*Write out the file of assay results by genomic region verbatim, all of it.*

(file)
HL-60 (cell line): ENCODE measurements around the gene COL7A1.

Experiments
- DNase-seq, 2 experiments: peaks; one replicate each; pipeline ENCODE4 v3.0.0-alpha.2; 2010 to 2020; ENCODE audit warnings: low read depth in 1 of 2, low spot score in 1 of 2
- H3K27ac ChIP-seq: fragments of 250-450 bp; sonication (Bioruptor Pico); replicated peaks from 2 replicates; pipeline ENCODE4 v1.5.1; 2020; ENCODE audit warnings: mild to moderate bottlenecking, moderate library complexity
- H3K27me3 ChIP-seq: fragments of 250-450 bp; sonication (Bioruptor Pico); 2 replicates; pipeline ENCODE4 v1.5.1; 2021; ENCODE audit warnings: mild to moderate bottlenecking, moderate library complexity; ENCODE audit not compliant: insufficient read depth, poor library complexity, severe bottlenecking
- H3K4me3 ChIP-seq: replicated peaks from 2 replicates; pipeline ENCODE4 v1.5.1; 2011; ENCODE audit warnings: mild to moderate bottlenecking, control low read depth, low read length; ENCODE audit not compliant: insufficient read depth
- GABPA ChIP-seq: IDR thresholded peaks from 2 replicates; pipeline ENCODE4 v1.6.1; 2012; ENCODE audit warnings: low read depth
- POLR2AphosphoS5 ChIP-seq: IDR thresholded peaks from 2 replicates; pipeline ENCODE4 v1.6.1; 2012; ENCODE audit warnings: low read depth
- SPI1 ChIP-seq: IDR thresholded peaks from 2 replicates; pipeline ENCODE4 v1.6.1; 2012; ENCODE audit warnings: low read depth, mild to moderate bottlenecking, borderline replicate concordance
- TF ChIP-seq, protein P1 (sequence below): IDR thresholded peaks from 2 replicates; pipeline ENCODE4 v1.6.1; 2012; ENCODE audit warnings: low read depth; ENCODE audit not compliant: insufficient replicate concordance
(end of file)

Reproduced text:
HL-60 (cell line): ENCODE measurements around the gene COL7A1.

Experiments
- DNase-seq, 2 experiments: peaks; one replicate each; pipeline ENCODE4 v3.0.0-alpha.2; 2010 to 2020; ENCODE audit warnings: low read depth in 1 of 2, low spot score in 1 of 2
- H3K27ac ChIP-seq: fragments of 250-450 bp; sonication (Bioruptor Pico); replicated peaks from 2 replicates; pipeline ENCODE4 v1.5.1; 2020; ENCODE audit warnings: mild to moderate bottlenecking, moderate library complexity
- H3K27me3 ChIP-seq: fragments of 250-450 bp; sonication (Bioruptor Pico); 2 replicates; pipeline ENCODE4 v1.5.1; 2021; ENCODE audit warnings: mild to moderate bottlenecking, moderate library complexity; ENCODE audit not compliant: insufficient read depth, poor library complexity, severe bottlenecking
- H3K4me3 ChIP-seq: replicated peaks from 2 replicates; pipeline ENCODE4 v1.5.1; 2011; ENCODE audit warnings: mild to moderate bottlenecking, control low read depth, low read length; ENCODE audit not compliant: insufficient read depth
- GABPA ChIP-seq: IDR thresholded peaks from 2 replicates; pipeline ENCODE4 v1.6.1; 2012; ENCODE audit warnings: low read depth
- POLR2AphosphoS5 ChIP-seq: IDR thresholded peaks from 2 replicates; pipeline ENCODE4 v1.6.1; 2012; ENCODE audit warnings: low read depth
- SPI1 ChIP-seq: IDR thresholded peaks from 2 replicates; pipeline ENCODE4 v1.6.1; 2012; ENCODE audit warnings: low read depth, mild to moderate bottlenecking, borderline replicate concordance
- TF ChIP-seq, protein P1 (sequence below): IDR thresholded peaks from 2 replicates; pipeline ENCODE4 v1.6.1; 2012; ENCODE audit warnings: low read depth; ENCODE audit not compliant: insufficient replicate concordance